Heddal Stavekirke is Norway’s largest Stave Church. It was built in the 12th/13th century.
This church is an even more intriguing place once one hears the legend of its origin. The story goes that five farmers from Heddal named Raud Rygi, Stebbe Strånd, Kjeik Sem, Grut Grene, and Vrang Stivi decided to join forces and build a church for the town.
Raud Rygi was chosen to oversee the construction work. As he stood at the chosen site, worrying if he was up to the task, Raud was approached by a stranger who offered to help. In fact, the stranger went on, he could build their church in just three days — but he demanded an unusual fee.
The conditions of payment were that Raud was to bring either the sun or the moon from the sky, or to guess the stranger’s name. And if he could do none of these, then the stranger would cut out Raud’s heart and take that in payment instead. Raud thought it would be easy to find out the man’s name so he accepted the challenge. After all, how could one man possibly build a church in three days, anyway?
However, on the first night the stranger managed to bring all the stone and timber that would be needed. By the end of the second night the frame was complete and poor Raud was getting worried about the deal he had struck. He was a man of his word, and it seemed that he surely would have to forfeit his life for the sake of the church.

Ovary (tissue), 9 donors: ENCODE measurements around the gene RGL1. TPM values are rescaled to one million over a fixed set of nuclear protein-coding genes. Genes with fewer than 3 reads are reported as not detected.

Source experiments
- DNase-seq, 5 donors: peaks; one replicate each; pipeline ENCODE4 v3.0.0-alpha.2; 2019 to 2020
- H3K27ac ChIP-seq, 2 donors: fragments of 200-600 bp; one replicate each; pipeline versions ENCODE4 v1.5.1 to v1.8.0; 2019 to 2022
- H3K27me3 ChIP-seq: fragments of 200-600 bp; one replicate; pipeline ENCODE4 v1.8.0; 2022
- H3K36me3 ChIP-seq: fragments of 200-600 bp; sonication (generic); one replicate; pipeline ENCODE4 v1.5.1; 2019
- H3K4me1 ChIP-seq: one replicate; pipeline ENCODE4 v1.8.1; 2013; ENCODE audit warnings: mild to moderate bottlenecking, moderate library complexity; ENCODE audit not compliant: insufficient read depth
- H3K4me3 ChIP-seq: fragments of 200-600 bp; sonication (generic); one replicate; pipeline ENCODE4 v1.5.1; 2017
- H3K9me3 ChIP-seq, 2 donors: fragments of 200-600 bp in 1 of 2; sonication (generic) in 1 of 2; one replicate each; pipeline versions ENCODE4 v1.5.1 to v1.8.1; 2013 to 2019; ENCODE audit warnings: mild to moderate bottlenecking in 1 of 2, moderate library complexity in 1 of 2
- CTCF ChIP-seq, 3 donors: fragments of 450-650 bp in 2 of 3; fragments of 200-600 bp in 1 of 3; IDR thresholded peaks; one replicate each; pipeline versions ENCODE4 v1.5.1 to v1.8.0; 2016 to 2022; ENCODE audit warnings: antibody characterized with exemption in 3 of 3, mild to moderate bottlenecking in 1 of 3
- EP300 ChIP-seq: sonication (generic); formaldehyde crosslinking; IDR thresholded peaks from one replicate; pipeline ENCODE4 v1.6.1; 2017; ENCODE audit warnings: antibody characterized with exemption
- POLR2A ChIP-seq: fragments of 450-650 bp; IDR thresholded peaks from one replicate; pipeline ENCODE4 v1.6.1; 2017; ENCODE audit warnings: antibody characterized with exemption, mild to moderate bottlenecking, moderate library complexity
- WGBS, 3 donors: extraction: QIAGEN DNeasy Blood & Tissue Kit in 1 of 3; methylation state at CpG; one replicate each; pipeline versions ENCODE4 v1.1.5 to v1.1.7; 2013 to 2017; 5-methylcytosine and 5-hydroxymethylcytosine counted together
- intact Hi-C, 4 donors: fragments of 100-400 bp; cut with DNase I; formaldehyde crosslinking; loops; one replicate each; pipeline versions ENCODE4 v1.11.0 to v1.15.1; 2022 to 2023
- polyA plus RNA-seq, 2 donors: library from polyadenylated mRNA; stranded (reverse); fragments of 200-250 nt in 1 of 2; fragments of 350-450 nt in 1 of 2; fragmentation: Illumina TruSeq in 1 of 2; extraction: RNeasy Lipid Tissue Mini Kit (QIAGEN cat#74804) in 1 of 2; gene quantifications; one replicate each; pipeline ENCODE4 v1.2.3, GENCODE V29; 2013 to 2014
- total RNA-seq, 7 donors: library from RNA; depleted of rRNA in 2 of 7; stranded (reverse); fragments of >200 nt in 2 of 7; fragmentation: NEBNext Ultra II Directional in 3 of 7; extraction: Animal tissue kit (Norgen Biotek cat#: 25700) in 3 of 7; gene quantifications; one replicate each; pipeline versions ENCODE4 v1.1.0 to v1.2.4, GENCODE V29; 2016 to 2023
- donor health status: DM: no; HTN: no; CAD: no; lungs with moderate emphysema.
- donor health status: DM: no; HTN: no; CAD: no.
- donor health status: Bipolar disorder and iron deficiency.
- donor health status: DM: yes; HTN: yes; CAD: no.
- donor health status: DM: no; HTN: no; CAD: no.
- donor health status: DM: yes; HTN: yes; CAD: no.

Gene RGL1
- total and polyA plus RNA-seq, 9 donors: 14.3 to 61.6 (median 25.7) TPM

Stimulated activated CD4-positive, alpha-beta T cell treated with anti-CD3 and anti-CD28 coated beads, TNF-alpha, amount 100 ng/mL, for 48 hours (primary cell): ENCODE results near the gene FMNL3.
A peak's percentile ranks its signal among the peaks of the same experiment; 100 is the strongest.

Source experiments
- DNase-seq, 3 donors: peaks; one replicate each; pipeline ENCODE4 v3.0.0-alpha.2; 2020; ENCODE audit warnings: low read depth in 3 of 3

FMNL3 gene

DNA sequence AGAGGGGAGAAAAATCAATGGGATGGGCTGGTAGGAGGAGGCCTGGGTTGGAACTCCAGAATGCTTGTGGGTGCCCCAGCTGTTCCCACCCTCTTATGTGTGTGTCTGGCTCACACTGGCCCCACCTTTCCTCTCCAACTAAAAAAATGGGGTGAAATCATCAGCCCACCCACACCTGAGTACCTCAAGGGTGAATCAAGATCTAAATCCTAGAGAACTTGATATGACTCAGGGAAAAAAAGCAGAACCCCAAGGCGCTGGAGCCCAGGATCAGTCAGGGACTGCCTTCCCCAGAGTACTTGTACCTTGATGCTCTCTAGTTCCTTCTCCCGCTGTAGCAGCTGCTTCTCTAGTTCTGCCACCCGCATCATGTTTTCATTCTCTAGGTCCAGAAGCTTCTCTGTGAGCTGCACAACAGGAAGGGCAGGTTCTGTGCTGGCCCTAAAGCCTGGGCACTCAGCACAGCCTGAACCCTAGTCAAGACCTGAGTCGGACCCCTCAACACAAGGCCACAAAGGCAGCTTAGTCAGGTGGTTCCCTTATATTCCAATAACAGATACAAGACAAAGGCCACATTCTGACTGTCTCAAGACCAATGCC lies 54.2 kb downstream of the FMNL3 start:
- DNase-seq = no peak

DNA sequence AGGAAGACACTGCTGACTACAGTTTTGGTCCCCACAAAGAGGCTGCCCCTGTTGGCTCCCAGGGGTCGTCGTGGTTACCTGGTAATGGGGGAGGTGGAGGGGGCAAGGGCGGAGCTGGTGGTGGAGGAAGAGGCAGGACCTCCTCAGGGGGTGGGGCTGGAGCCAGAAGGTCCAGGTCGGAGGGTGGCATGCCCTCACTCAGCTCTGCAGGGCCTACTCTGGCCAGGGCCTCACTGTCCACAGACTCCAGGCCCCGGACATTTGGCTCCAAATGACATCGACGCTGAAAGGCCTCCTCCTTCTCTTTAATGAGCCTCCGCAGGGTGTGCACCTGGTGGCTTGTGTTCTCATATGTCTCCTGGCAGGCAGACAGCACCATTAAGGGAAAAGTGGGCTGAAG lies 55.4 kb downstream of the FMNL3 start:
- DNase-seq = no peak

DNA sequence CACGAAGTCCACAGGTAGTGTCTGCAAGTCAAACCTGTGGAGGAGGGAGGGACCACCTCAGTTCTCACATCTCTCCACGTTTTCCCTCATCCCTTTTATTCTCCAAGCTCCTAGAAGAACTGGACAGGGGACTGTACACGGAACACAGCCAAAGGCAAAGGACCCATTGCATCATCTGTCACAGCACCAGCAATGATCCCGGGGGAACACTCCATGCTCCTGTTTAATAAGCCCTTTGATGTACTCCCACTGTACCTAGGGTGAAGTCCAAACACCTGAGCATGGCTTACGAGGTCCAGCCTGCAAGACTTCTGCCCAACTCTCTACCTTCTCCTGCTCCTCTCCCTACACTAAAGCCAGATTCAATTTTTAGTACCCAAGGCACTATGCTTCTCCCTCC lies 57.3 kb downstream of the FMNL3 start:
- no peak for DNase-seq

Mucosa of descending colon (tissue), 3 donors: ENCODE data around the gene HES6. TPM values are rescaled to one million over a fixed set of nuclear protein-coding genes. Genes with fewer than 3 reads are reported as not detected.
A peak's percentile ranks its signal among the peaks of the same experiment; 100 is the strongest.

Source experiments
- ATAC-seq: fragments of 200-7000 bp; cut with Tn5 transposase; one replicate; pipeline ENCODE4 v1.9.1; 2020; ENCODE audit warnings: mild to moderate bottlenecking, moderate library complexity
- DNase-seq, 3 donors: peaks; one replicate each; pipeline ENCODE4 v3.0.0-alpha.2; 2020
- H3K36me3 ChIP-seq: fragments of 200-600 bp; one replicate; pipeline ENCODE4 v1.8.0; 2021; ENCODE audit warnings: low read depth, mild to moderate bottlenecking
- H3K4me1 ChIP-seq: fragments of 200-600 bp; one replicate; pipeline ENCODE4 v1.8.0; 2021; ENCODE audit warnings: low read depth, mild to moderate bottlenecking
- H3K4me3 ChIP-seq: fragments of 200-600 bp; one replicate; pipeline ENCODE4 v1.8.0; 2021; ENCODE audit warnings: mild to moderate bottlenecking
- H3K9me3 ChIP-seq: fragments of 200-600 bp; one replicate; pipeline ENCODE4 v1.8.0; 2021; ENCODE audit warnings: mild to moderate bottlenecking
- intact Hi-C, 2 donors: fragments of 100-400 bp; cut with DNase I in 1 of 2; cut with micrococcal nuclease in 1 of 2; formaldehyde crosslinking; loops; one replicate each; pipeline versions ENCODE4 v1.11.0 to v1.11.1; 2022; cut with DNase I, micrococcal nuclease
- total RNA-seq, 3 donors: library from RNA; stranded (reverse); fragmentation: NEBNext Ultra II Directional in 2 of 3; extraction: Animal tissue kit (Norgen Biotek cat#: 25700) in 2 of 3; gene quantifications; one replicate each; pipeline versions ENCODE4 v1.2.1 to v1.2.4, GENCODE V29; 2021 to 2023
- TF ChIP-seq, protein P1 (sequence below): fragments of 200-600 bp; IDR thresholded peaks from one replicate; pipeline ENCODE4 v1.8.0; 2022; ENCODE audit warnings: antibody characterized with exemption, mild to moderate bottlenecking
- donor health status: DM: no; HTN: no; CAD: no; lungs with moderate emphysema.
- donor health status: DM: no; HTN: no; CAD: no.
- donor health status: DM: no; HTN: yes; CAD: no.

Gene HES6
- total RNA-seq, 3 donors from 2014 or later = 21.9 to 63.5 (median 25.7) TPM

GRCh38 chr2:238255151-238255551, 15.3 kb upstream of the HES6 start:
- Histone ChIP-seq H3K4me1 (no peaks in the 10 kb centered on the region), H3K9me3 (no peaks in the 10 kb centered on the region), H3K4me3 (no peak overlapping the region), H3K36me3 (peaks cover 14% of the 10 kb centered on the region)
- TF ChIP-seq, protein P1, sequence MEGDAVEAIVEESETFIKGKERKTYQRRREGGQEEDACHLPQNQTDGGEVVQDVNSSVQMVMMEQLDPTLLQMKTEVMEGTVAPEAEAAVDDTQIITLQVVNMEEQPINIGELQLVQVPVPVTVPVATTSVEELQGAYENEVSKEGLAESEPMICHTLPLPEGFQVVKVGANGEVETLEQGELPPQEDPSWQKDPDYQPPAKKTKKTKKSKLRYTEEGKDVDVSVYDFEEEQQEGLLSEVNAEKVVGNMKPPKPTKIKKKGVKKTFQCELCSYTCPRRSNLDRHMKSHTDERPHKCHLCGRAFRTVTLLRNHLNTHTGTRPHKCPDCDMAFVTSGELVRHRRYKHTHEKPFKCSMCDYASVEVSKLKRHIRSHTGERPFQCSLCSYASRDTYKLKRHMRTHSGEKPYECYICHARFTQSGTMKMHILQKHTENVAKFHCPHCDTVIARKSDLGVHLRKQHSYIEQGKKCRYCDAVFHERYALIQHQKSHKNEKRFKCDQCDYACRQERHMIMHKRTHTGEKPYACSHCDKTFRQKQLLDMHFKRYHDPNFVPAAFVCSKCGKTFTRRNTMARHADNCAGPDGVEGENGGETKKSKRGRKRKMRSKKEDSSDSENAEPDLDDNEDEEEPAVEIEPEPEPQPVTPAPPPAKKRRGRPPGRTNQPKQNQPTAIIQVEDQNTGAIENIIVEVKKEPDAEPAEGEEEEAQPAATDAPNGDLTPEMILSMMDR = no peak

On the third day Raud was no closer to finding out the stranger’s name so he walked the fields, thinking up every name he could.
When he reached the hill Svintråberget, he heard a song coming from a rocky knoll:
“Hush, hush, little child;
Tomorrow your father Finn will come;
With sun and moon or a Christian man’s heart;
As fun and games for my baby.”
The answer to the riddle was clear — the stranger was Finn Fagerlokk (or Finn Finehair) a mountain troll who lived inside Svintråberget.
The troll Finn Finehair is also the pivotal character in other Nordic legends, such as the building of Trondheim Cathedral, also in Norway, and Lund Cathedral in Sweden.
Regular services are still held at Heddal stave church, and tours are available at other times in either Norwegian or English. Café Olea, stationed in the vicarage barn, and an open-air museum can be found close by.